When I left, I was pleased to have resisted the temptation. No one should ever have to live through such an experience, which requires great fortitude. In such situations, people become like beasts, and the instinct to enjoy food is very intense. Some were unable to withstand this, and others sank so low that, without consideration for their dignity, they went begging for bread and other food, just to have something to eat.

Chopping wood

Among our evacuated acquaintances was a Jew from Kharkov. He was well-to-do and had purchased a horse and wagon. Taking them deep into the forest, he would chop halyoxylon wood, which burned well, and he drew his livelihood from selling it. He brought us a wagon load of this wood, which we kept in the sukkah we had constructed ourselves. As far as heating was concerned, our situation now improved somewhat.

Having the wood brought a new problem—getting it chopped up, which wasn’t our specialty. But the Romanian refugee,4 the one-time landowner, recalled how his workers used to do this for him, and he quickly learned to chop the wood himself.

With difficulty, we were able to take care of our needs. But we were exhausted. When one is devoid of physical strength, everything gets harder.

The month of Tishrei5

The Yomim Tovim [High Holidays of 5704 (1943)] approached. The previous year [5703 (1942)] we had prayed on the High Holidays6 locked inside our room, hidden away so that no one should see us.

This year, however, the evacuated Jews had rented a room located far from the village center, to hold a minyan there. A Torah scroll had been sent to us from Kzyl-Orda, the regional capital, and a considerable crowd assembled—men and women, young and old, all kinds of Jews.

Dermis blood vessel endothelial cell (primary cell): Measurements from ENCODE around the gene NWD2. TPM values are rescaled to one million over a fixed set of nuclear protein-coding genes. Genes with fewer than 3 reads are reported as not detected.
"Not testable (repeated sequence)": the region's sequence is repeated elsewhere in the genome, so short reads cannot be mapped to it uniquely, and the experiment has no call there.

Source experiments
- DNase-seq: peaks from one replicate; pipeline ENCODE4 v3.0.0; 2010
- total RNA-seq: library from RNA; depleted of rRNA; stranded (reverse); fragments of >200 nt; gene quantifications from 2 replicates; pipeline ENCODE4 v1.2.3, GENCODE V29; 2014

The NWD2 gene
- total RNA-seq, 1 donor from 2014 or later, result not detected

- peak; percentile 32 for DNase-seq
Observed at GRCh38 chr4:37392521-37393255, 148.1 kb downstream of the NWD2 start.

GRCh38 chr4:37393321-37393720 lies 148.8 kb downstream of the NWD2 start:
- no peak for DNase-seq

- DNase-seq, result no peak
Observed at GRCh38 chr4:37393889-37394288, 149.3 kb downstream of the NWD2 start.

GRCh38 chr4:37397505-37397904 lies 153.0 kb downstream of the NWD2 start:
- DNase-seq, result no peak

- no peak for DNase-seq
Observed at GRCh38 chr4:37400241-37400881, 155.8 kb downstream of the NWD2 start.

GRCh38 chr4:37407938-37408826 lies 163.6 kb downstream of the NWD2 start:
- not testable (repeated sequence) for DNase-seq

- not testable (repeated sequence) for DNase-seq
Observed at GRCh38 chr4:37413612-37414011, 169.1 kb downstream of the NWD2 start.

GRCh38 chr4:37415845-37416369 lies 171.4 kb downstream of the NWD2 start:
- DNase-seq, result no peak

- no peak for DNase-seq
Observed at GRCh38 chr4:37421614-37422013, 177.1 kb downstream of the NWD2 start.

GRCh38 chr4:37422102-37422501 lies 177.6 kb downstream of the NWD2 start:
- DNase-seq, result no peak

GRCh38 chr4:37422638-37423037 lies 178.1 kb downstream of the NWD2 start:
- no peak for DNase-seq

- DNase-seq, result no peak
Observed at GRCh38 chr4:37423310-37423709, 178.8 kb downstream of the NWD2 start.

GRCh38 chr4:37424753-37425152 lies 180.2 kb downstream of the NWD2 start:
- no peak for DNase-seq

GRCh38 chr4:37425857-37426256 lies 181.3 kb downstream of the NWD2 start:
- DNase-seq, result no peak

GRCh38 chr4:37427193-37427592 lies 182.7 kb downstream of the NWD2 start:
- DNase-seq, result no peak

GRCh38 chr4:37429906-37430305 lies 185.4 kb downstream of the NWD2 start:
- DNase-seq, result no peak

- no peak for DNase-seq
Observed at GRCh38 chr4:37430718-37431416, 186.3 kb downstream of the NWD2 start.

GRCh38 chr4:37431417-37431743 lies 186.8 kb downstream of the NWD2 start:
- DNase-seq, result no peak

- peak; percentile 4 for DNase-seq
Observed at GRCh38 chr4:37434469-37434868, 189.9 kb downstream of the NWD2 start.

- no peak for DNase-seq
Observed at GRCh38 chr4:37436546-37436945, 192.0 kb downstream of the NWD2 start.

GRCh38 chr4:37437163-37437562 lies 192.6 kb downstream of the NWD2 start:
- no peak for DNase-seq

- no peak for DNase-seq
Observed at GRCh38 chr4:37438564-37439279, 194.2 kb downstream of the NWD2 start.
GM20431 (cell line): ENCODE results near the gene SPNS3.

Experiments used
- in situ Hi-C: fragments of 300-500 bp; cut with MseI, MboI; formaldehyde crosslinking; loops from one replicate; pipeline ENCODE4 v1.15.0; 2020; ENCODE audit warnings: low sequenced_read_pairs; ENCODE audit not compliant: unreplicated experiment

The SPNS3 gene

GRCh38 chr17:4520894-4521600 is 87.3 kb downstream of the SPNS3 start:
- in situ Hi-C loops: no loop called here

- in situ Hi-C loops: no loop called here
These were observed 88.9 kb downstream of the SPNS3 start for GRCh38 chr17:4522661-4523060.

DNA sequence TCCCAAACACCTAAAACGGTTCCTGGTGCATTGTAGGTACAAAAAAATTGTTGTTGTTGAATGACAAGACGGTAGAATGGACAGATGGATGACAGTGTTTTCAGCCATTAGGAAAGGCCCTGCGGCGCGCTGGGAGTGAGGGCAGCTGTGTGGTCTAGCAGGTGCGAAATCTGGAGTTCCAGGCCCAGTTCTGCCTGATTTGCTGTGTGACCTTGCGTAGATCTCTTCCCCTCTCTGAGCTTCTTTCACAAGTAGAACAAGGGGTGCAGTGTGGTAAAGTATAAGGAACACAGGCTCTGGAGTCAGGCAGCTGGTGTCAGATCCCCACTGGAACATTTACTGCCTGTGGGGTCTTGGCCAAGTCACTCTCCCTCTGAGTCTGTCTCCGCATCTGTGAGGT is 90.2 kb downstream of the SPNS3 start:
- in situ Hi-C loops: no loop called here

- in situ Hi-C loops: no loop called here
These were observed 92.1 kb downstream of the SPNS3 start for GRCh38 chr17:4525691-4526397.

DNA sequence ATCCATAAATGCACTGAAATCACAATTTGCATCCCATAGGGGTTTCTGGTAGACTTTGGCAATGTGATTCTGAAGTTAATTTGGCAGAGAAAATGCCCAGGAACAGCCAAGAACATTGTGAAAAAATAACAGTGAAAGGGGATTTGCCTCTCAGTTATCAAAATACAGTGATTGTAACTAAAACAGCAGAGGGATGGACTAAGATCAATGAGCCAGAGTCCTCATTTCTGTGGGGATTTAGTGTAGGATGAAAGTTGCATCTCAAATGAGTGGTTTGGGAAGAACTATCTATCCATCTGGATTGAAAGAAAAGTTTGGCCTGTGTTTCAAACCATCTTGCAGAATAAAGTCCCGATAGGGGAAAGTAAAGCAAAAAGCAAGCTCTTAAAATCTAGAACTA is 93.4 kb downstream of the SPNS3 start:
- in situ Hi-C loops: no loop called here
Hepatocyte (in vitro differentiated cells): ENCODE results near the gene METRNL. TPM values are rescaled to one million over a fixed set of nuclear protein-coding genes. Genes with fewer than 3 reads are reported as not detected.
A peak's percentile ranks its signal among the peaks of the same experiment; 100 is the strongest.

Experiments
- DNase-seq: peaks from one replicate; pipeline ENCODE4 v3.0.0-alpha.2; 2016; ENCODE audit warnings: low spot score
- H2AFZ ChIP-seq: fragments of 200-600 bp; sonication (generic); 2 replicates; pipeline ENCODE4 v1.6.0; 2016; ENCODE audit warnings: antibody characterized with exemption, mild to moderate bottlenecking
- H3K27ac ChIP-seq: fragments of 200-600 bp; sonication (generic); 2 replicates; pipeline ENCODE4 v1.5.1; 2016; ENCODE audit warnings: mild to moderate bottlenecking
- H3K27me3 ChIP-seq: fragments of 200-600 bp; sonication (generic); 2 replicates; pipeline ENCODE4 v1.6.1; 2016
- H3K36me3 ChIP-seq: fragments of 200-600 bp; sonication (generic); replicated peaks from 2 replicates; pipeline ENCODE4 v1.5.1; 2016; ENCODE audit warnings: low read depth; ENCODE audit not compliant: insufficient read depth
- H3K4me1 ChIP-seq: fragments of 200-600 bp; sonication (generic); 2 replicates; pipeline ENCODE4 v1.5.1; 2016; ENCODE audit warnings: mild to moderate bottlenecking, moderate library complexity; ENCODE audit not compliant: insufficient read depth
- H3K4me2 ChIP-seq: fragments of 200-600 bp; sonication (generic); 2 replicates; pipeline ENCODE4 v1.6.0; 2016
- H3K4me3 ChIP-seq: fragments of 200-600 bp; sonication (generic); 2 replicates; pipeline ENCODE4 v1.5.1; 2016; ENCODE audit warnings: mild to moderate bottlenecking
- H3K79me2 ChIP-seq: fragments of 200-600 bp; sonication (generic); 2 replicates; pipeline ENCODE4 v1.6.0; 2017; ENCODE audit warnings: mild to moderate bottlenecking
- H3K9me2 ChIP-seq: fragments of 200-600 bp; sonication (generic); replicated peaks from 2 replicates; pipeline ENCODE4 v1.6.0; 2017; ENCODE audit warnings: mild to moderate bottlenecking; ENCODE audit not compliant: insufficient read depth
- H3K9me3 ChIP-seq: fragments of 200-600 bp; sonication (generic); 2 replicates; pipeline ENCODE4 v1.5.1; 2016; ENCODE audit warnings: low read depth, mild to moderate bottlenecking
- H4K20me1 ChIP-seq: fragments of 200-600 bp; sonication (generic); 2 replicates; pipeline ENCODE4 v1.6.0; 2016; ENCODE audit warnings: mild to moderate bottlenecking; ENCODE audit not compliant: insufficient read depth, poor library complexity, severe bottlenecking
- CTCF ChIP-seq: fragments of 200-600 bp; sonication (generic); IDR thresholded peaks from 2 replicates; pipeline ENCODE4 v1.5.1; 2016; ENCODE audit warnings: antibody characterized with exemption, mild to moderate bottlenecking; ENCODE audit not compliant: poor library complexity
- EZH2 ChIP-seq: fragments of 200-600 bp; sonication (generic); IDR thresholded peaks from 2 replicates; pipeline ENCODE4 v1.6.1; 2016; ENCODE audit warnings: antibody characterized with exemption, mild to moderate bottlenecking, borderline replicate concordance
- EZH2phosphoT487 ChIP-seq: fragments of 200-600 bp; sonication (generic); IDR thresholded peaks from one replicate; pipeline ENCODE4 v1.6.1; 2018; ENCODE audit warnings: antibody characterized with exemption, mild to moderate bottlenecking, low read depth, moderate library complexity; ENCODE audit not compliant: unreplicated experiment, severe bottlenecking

My husband gave instructions on how everything should be conducted, and was regularly consulted on various details. He could not oversee all this openly, lest it jeopardize the entire project and place him in particular danger. But he paid no heed to this risk, and it all proceeded without mishap.

Yom Kippur’s unexpected guest

I recall how, on the previous Yom Kippur [5703 (1942)], only three of us had prayed at our home, the third being the Jewish deportee who stayed with us every Yom Tov. I had brought a single machzor from home. I cannot possibly describe our feelings during those prayers.

In the middle of our prayers, we noticed a young man trying to look through our window (although it was so well draped by a curtain that nothing was visible outside). We were frightened he might be a spy, and our guest was afraid to let him in. But my husband, of blessed memory, unlocked the door and invited him in.

It was a young Jewish deportee from Lithuania.7 He had no idea what had happened to his parents. He had been drafted here by the authorities for forced labor. A week earlier, while riding with his horse and wagon, he had noticed my husband, and “saw something special on his face.” He immediately decided to find out where he lived, so that he could “weep next to him on Yom Kippur.” Over the past week, he had found out our address.

The young man knew many of the Yom Kippur prayers by heart. He had been afraid to request the whole day off, so he worked until 11:00 a.m., riding around with his horse and wagon, and by 12:00 noon arrived at our address, after changing out of his workday clothes.

Half an hour later, a frightened Jewish woman showed up. She had fled from Nikolayev with her husband, and living now just four kilometers from our village, had learned that we were living there.

Her husband had declared that if G‑d can so mistreat Jews, he had no desire to pray. But his wife insisted she now wanted to pray more than ever before in her life. She was fasting and had walked the four-kilometer distance, but was afraid to ask for our address, because visiting a rabbi, especially a deportee, required utmost caution.

Observing this gathering of Jews praying under such circumstances, each with a bitterly broken heart, I don’t know what else could evoke similar anguish.